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'The Family of Blood' (Photo: BBC)

“The Family of Blood” might be the single most moving story in the history of Doctor Who. It’s certainly a tale in which the cost of the Doctor’s victory is weighed up in genuine sacrifice, not just from the Doctor himself—or rather his human counterpart John Smith—but in the innocent bystanders who have been affected by the consequences of his decisions. It’s a sacrifice that is given extra historical weight, given the time and place in which the story is set. It’s a story about love and duty, and about the wonder of a life well lived.

It’s also the only TV adventure in which the Doctor is almost entirely absent, but his face is a constant presence.

Here are a few things that you should keep an eye out for, the next time you watch.

(The episode is available on iTunes and Amazon.)

Having ramped up the emotional content of Doctor Who, putting greater emphasis on the Doctor’s feelings and tugging at his conscience, Russell T Davies stated in an interview for Doctor Who Magazine that this was not intended to be at the expense of the thrills, spills and occasional daftness that Doctor Who is equally famous for.

“I’m sure that fandom was luxuriating in that run of ‘Human Nature,’ ‘The Family of Blood,’ and then ‘Blink,’ which was very dark,” he said, “and then the darkness of bringing back the Master. Fandom might think that’s the way forward… but it’s not… The greatest mistake with TV drama is to presume that darkness equals good. If you’re expecting Doctor Who to head further that way, just because of the success of ‘Human Nature’ onwards, that’s not what’s going to happen. Sorry.”

In the same interview, Russell earmarks Harry Lloyd, who plays Baines/Son of Mine, for exceptional future glory, saying “After his audition, I sent a note to [casting director] Andy Pryor saying, ‘He’s not just good for Baines; that’s the next Doctor.’” Which, now that we know the Doctor can choose his appearance when he regenerates, must make you wonder what kind of catastrophe could envelop him that he would choose THAT for a new face.

The exchange in which Hutchinson calls Latimer a “filthy coward” and Latimer says, “Oh, yes, sir! Every time!” is a deliberate throwback to a very similar moment between the Emperor Dalek and the Ninth Doctor in “The Parting of the Ways.” The Emperor Dalek says “What are you, coward or killer?” to which the Doctor replies “Coward. Any day.” The idea being that Latimer, by listening to the voice of the Doctor hidden in his pocket watch, has begun to take on some of his mannerisms and essential character.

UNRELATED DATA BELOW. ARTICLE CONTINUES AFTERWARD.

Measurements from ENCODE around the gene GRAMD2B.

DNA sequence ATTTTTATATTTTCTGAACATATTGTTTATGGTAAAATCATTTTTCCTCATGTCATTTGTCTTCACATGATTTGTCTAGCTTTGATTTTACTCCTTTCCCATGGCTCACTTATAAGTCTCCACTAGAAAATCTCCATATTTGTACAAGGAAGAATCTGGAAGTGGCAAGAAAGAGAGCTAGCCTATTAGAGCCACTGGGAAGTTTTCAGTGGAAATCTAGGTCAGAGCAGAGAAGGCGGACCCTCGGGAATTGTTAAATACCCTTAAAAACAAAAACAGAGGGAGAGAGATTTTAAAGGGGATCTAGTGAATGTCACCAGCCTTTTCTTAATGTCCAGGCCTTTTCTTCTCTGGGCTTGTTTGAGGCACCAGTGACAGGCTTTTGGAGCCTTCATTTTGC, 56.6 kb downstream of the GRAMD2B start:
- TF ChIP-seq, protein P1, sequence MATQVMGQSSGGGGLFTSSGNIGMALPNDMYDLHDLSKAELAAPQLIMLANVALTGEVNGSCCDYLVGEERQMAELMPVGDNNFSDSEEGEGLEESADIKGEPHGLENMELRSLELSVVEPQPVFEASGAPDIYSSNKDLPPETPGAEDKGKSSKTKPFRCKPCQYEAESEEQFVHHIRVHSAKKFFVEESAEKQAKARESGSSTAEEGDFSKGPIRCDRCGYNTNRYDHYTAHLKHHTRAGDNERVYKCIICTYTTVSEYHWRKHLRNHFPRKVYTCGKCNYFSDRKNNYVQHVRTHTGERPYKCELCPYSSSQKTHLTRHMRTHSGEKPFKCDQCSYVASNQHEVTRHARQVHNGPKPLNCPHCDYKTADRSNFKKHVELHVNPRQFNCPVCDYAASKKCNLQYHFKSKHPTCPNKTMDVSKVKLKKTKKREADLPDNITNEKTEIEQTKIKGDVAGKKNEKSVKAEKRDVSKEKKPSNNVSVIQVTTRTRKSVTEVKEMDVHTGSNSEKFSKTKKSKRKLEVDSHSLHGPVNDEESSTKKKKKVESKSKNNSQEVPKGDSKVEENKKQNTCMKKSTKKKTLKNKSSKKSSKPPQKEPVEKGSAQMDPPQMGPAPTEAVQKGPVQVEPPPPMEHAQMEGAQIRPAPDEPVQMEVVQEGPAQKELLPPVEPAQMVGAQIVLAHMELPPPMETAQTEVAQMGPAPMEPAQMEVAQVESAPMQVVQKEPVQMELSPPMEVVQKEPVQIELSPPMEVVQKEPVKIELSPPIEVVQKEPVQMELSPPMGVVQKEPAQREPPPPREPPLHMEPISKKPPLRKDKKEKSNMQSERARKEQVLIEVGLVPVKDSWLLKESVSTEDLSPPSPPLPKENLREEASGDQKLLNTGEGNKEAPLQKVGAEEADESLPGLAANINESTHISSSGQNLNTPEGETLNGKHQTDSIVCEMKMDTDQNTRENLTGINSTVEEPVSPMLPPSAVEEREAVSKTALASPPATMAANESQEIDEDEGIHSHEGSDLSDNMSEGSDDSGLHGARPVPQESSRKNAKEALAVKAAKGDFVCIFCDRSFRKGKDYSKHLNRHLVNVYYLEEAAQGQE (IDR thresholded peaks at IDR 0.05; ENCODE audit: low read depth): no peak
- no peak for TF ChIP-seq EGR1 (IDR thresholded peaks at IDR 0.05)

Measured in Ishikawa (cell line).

Similarly, when Joan asks the Doctor if he can change back, it’s an exchange deliberately intended to echo that between the Doctor and Rose just after his regeneration, in the 2005 Doctor Who Children in Need special. Rose asks if he can change back, he replies, “Do you want me to?” to which she says yes. This is to further underline the idea that this is still a significant relationship to the Doctor, despite no longer being the man who started it.

The Doctor imprisons Father of Mine in chains made from dwarf star alloy, the unbreakable metal obtained from white dwarf stars that can be used to contain species that travel in time. These properties first came to light in the Fourth Doctor adventure “Warriors’ Gate”, and dwarf star alloy has since been used to construct the cell in Area 51 in which the Eleventh Doctor hid from the Silence in “Day of the Moon.”

There are a couple of further deviations from the original ending of the novel. The Doctor does confront his hunters in both stories, but in the book they have taken Joan captive and his biodata module isn’t just an empty pocket watch, it’s got John Smith in there. One of the Aubertides (as they’re known in the book) is then transformed into John Smith, who then sacrifices himself to save Joan.

Also, after they have been defeated, the final explosion traps the Aubertides forever within their temporal shields. They aren’t imprisoned individually by the Doctor, and the irony that these creatures who wanted eternal life now have eternal torment instead is left without comment.

Incidentally, the bitter irony that seekers after eternal life might actually get what they want in ways they had not foreseen is also the final lesson of the Doctor Who 25th anniversary special “The Five Doctors,” with similarly horrifying consequences:

Huw Rees, who plays the older Tim Latimer at the Remembrance Day service at the end of the episode can also be seen playing one of the elderly residents of Upper Leadworth, the village in which Rory and Amy live in “Amy’s Choice.”

While the boys from the school are shooting at the advancing scarecrows, the choice of music is particularly apt. It’s the hymn “To Be A Pilgrim”—also known by its first line as “He Who Would Valiant Be”—which was adapted from John Bunyan’s 1684 poem The Pilgrim’s Progress by Percy Dearmer in 1906 for The English Hymnal, and set within the stirring melody of the traditional Sussex air “Monk’s Gate” by Ralph Vaughan Williams.

The hymn has a close association with schools and duty. It is the school hymn for many schools, including Reigate Grammar School, who even named their annual review publication The Pilgrim in tribute. It is also the battle hymn for the British Special Air Service.

Now read the rest of the 10 Things You May Not Know About Doctor Who archive.

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By Fraser McAlpine